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The Power of Historical Knowledge
Narrating the Past in Hawthorne, James, and Dreiser
By Susan L. Mizruchi
PRINCETON UNIVERSITY PRESSCopyright © 1988 Princeton University Press
All rights reserved.
The Problem of History in American Literature
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The protagonist of Jorge Luis Borges's tale, "Pierre Menard, Author of Don Quixote," is possessed by the desire to rewrite Don Quixote. In pursuing this task, he comes to believe that the least interesting means of accomplishing his aim is to exchange his own identity for Cervantes's. "To be, in some way, Cervantes and reach the Quixote seemed less arduous to him ... than to go on being Pierre Menard and reach the Quixote through the experiences of Pierre Menard." Rejecting the possibility that "the history of Europe between the years 1602 and 1918" can be forgotten, Menard proposes to recover within himself the version of Don Quixote enabled by the modern world; in the process of recovery, he muses, "History, the mother of truth: the idea is astounding. Menard, a contemporary of William James, does not define history as an inquiry into reality but as its origin. Historical truth, for him, is not what has happened; it is what we judge to have happened."
Borges's insistence on the hermeneutic circle of historical understanding illuminates the portraits of characters and narrators revising the historical past in the American novels of my study. Like Borges, Hawthorne, James, and Dreiser are interested in the idea of historical consciousness as the path of becoming for the romantic ego. The hope that the self can be reconstituted, or the community unified or affirmed, through an encounter with its point of origin is invoked throughout my study. Yet the belief that some confrontation with the historical past can lead to self-realization or social integration is complicated by another "truth" about history registered by these "imaginative Americans" — that the act of historical interpretation is invariably the site of our most embattled psychological and political struggles.
In exploring the representation of historical narration in selected American novels, I am concerned with how such representations help us to conceptualize the problem of literature and ideology. This chapter explores the ideological issues raised by portraits of characters who narrate history in nineteenth- and twentieth-century American novels. I focus on four central questions. First, how does my subject fit into the continuing debate over American literature's resistance to history and politics? Second, how might the combined use of cultural-historical and narratological methods expand our conceptions of the historical and political engagement of American novels? Third, what effects do historical narratives have in these novelistic worlds? Does the activity of narrating history lead to awareness of the power and responsibility of human agents? Finally, how can the author's relationship to the politics of narration inscribed in his text be conceived?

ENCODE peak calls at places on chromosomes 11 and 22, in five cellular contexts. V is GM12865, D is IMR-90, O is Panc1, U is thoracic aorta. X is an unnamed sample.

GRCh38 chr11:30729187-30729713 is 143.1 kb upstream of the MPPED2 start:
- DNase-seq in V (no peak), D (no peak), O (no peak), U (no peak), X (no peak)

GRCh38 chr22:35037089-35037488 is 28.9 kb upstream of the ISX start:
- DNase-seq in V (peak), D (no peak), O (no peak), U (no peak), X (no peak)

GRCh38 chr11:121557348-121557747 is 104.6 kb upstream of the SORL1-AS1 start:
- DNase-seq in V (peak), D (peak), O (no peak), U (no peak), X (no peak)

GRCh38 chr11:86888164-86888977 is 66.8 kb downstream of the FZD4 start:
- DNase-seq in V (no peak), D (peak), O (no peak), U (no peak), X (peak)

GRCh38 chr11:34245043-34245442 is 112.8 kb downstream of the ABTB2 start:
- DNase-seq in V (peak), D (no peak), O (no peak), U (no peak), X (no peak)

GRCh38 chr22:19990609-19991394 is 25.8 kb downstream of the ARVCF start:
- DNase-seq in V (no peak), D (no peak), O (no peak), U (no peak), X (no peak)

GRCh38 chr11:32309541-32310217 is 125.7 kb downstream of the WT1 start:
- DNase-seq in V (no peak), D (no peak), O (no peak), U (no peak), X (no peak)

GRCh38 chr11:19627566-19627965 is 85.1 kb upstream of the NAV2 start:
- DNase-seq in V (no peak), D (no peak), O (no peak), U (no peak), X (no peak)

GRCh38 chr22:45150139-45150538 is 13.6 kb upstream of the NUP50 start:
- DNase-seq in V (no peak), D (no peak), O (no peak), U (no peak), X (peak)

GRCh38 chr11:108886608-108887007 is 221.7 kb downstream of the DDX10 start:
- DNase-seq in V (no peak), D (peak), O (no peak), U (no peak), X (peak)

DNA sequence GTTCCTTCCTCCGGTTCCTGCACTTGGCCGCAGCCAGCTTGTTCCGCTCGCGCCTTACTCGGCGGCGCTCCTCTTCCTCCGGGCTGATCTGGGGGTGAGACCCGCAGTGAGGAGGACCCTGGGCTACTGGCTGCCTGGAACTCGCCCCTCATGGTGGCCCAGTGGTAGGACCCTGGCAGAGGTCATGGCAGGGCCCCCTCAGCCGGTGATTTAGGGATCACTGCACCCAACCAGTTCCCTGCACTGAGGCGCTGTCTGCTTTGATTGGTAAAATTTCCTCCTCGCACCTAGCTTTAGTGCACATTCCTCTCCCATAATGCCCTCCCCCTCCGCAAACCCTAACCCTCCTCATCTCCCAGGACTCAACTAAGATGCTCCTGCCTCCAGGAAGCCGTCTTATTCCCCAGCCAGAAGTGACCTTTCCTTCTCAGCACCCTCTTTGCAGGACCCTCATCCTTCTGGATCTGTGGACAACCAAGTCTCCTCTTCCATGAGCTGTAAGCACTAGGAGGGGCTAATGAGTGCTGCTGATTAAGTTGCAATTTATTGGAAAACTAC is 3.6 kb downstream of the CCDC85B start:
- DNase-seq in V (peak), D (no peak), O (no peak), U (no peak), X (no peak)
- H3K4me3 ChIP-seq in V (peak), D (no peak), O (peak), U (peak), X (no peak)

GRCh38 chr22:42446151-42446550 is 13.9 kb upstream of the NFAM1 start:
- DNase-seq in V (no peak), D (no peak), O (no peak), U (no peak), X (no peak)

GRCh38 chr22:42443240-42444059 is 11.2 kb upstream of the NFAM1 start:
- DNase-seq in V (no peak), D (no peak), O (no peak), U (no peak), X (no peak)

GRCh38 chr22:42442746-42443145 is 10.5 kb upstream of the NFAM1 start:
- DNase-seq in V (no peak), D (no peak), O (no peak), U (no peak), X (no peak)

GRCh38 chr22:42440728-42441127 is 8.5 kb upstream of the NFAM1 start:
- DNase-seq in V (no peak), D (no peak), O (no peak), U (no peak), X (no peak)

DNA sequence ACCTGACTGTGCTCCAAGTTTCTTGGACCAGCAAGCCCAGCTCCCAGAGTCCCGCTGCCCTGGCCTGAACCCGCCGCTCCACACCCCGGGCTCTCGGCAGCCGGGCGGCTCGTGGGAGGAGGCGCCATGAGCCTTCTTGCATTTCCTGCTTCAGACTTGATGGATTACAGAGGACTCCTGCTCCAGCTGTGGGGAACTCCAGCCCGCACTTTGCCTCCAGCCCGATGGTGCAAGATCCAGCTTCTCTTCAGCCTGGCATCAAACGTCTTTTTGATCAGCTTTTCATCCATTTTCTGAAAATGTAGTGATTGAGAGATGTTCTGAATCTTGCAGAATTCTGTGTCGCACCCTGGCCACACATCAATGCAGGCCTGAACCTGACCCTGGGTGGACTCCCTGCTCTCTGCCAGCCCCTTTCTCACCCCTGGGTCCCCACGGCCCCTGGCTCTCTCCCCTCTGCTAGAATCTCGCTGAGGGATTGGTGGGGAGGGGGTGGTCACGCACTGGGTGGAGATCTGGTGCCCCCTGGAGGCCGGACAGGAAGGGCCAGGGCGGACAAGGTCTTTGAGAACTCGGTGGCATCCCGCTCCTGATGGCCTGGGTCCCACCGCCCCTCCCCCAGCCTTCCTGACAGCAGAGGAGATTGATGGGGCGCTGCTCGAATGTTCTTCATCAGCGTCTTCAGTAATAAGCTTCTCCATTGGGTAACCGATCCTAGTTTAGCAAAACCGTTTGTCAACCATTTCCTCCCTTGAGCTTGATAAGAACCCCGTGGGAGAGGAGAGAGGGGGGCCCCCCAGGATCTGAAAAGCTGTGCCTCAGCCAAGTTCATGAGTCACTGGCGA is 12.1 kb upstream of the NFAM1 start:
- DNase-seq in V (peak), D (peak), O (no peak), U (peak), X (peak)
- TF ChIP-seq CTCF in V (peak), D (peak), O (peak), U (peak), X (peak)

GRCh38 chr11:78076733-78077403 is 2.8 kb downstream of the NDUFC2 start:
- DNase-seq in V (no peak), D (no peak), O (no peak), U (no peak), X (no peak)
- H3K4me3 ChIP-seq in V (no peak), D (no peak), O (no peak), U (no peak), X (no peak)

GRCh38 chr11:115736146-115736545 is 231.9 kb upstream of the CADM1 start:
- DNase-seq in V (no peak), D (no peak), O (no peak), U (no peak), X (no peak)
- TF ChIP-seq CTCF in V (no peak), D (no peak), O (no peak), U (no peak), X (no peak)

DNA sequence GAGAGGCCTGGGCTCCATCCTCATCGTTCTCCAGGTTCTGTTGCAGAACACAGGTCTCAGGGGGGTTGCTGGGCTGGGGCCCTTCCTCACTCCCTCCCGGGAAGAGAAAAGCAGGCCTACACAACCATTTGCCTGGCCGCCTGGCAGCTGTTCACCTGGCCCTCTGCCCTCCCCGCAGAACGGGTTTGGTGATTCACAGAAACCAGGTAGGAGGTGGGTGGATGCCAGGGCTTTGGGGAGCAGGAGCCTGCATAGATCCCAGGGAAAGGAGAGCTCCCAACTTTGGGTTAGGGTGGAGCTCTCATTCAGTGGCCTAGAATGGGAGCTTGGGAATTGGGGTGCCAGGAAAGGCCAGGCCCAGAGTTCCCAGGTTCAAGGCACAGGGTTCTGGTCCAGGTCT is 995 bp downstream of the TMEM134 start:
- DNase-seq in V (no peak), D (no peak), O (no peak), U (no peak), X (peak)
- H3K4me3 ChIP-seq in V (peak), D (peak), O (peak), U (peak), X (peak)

Historical Resistance in American Novels: Fact or Fiction?
Like any body of writing, American literature comes to us as "the always-already-read." Our re-examination of American literature in history must therefore confront the series of authoritative readings that have guided our previous "responses" to the texts. Such a survey will also help us to understand the logic and persistence of interpretations that regard American novels as indifferent to matters of immediate historical and political interest. These sorts of arguments characteristically underestimate interplay between the social and aesthetic properties of texts. For example, Main Currents in American Thought (1927, 1930), Vernon Parrington's study of the American social novel, criticized Hawthorne and Henry James for their perceived failure to evoke social reality. Their excessive aestheticism, the argument ran, precluded their view of social concerns.
The New Critics of the 1950s took an opposite approach in elevating the fiction and criticism of their "aesthetic" mentor Henry James to a literary standard. Yet their isolation of literary texts from contexts ultimately affirmed Parrington's claims and helped to further the split between "social" and "aesthetic" writers. It was not simply that any one writer's work was confined to a single critical method. Rather, this binomial opposition between formalistic and social questions divided critical approaches themselves. Critics who focused on questions about social and historical context rarely concerned themselves with formalistic questions, and those who considered formalistics usually ignored historical and social issues.
The Anglo-American New Critics were contemporaries of another group of scholars, later known as the "myth critics," who concentrated specifically on American cultural studies. By locating the uniqueness of American cultural forms in their resistance to social problems and in their preference for symbolic transcendence over historical engagement, critics like R. W.B. Lewis (The American Adam, 1955) and Richard Chase (The American Novel and Its Tradition, 1957) affirmed the separation of aesthetic and cultural-historical questions. Their influential works inspired many studies in this vein, including works as different as Richard Poirier's A World Elsewhere (1966) and Quentin Anderson's The Imperial Self (1971). Such analyses emphasized strains in the American literary impulse that led out of history and into atcmporal realms of heroism, romance, style, and neuroses.